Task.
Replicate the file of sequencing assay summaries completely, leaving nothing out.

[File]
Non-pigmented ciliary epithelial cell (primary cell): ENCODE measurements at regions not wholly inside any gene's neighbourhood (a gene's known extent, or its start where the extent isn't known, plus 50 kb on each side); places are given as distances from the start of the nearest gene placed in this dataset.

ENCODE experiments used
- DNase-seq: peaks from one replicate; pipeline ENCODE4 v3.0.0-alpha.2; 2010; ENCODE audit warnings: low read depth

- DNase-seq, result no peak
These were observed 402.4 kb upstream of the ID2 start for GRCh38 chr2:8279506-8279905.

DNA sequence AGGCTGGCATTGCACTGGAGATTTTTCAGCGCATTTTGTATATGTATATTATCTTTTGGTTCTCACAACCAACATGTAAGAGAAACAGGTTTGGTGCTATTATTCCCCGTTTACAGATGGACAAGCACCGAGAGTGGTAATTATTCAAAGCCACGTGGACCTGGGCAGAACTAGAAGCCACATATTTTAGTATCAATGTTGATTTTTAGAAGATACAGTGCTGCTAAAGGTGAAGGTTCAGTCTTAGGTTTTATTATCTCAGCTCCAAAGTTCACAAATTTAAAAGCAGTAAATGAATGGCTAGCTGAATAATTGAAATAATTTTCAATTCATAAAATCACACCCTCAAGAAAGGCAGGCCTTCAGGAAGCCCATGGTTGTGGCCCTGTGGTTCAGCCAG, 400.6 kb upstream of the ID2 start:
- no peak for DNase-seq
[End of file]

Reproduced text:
Non-pigmented ciliary epithelial cell (primary cell): ENCODE measurements at regions not wholly inside any gene's neighbourhood (a gene's known extent, or its start where the extent isn't known, plus 50 kb on each side); places are given as distances from the start of the nearest gene placed in this dataset.

ENCODE experiments used
- DNase-seq: peaks from one replicate; pipeline ENCODE4 v3.0.0-alpha.2; 2010; ENCODE audit warnings: low read depth

- DNase-seq, result no peak
These were observed 402.4 kb upstream of the ID2 start for GRCh38 chr2:8279506-8279905.

DNA sequence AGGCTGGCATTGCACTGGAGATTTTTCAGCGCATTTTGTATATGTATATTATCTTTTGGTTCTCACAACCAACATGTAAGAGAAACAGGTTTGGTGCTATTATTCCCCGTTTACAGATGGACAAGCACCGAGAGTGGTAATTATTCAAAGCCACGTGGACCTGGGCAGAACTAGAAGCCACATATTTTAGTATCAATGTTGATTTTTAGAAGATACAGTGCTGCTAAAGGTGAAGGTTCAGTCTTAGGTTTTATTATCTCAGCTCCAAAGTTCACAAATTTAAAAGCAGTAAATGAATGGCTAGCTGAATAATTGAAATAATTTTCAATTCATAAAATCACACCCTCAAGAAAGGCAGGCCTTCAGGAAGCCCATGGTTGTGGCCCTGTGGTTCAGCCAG, 400.6 kb upstream of the ID2 start:
- no peak for DNase-seq